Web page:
Monday's events make it clear that the apocalyptic pronouncements about Alex Rodriguez's career were a bit premature.
Instead, Rodriguez, suspended for 211 games by Major League Baseball on Monday, will play through his appeals process. And if MLBPA president Michael Weiner is correct about the length of the process, he'll be playing through the end of the regular season (and if the longshot Yankees make it, through the playoffs as well).
But eventually, Rodriguez's time before an arbitrator will come and go. MLB will make its best case. And should they prevail, or even largely prevail, Rodriguez's 2014, and by virtue of appeal, part of his 2015 season is now in jeopardy.
Which leads to the question: What would Alex Rodriguez's options be then?
After all, if he intends to return to baseball, he'd be 40 years old in 2015, already a difficult age to play and play well. He's been through multiple hip surgeries, further compromising him. Add in an extended layoff without playing in competitive games, and that complicates his return even more.
But finding those competitive games during a MLB suspension won't be easy.
"Like any other player, a suspended player who is under reserve to a club (albeit on the restricted list while he is serving out a JDA suspension), cannot play for an independent team, Japanese team, Taiwanese team or any other team," Major League Baseball Players Association spokesman Gregory Bouris told me in an email on Monday.
So what this means, essentially: if the New York Yankees keep Rodriguez while he's suspended, the fact that he is under contract with the Yankees through 2017 means he cannot go play in Japan, or for an independent league team here, or ply his trade anywhere else, professionally.
Now, there are a pair of scenarios where that barrier to entry changes. One is if Rodriguez and the Yankees can work out an agreement to alter his contract, and get it approved by Major League Baseball, to let him play elsewhere during his suspension. It is possible to see why Rodriguez, for the reasons discussed above, would do so -- and even why the Yankees would, since they would want the best possible Rodriguez to return if they intend to try and get more on-field value from him.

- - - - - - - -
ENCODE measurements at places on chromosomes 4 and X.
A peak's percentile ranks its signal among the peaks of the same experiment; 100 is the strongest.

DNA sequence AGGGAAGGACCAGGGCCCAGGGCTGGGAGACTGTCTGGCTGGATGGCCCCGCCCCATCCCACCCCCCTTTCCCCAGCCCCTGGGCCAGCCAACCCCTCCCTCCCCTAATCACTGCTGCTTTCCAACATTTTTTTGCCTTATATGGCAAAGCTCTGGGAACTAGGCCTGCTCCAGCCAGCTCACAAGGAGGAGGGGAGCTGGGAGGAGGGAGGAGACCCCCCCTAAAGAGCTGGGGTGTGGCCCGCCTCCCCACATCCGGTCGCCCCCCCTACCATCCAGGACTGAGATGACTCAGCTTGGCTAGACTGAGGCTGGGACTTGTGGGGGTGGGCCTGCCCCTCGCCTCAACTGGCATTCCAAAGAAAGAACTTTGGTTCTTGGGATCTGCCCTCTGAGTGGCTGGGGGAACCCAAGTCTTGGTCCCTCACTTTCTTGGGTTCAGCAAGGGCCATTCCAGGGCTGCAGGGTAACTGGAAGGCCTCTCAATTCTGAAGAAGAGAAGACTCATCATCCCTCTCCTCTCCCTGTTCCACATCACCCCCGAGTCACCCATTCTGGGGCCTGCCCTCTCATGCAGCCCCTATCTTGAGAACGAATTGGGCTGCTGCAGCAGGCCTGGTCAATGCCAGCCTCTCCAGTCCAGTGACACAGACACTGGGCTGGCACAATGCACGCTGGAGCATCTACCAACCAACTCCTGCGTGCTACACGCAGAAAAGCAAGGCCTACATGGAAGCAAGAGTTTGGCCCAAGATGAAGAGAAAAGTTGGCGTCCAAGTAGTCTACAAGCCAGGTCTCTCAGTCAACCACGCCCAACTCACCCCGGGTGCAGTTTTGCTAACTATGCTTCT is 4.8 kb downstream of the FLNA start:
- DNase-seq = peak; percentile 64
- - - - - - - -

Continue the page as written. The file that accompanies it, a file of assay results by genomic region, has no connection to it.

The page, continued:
But MLB? Alex Rodriguez probably shouldn't hold his breath hoping for special dispensation from the league.
However, the Yankees could elect to treat Rodriguez and his contract as a sunk cost, and release him. It would mostly be a favor to Rodriguez, so it's hard to picture the Yankees doing that. But maybe they'll decide the headache of having him under contract, and having to answer any questions at all about him, simply isn't worth it. At that point, his Yankees contract would cease to be a problem in keeping him off the field.
The suspension, though, is another matter.
Obviously, Rodriguez couldn't play for another MLB team without serving the 211 games, or whatever an arbitrator ultimately rules his suspension to be. And according to the New York Times, the Japanese, Taiwanese, and South Korean leagues all honor MLB suspensions.
So it's off to the independent leagues, right? The place where players like Dontrelle Willis go to prove themselves, stay in baseball shape, and prepare for their first opportunity to return to MLB.
Well, not so fast. The Long Island Ducks, where Willis toiled before the Angels signed him this past weekend, play in the Atlantic League. And Ducks general manager Michael Pfaff told me in an email this weekend, "The Atlantic League recognizes MLB suspensions. Any player suspended by MLB would need to serve their suspension prior to being able to sign with an Atlantic League team."
So that's no from the Ducks, no from the Atlantic League as a whole.
What about the Can-Am League, competitor with the Atlantic League for independent league talent?
According to Rockland Boulders president Ken Lehner, the Can-Am League honors MLB suspensions, too, if the player is under contract. But he adds:
"Now if ARod's contract gets voided as a result of this, then I do believe independent teams would take a look at him. In such a scenario, we would not be interested this season as we like our team and believe we have a chance of making the playoffs with our current roster."
Where does that leave us? Toiling in a meaningless game, under an assumed name, like Shoeless Joe Jackson as described by Ray Kinsella in Field of Dreams? Playing the carnival circuit like The Whammer in The Natural? Worth noting: both of these are movies.
So for now, Alex Rodriguez toils for the Yankees. But if his suspension is upheld, it is going to be awfully difficult for Rodriguez to play baseball anywhere, for anyone, ever again.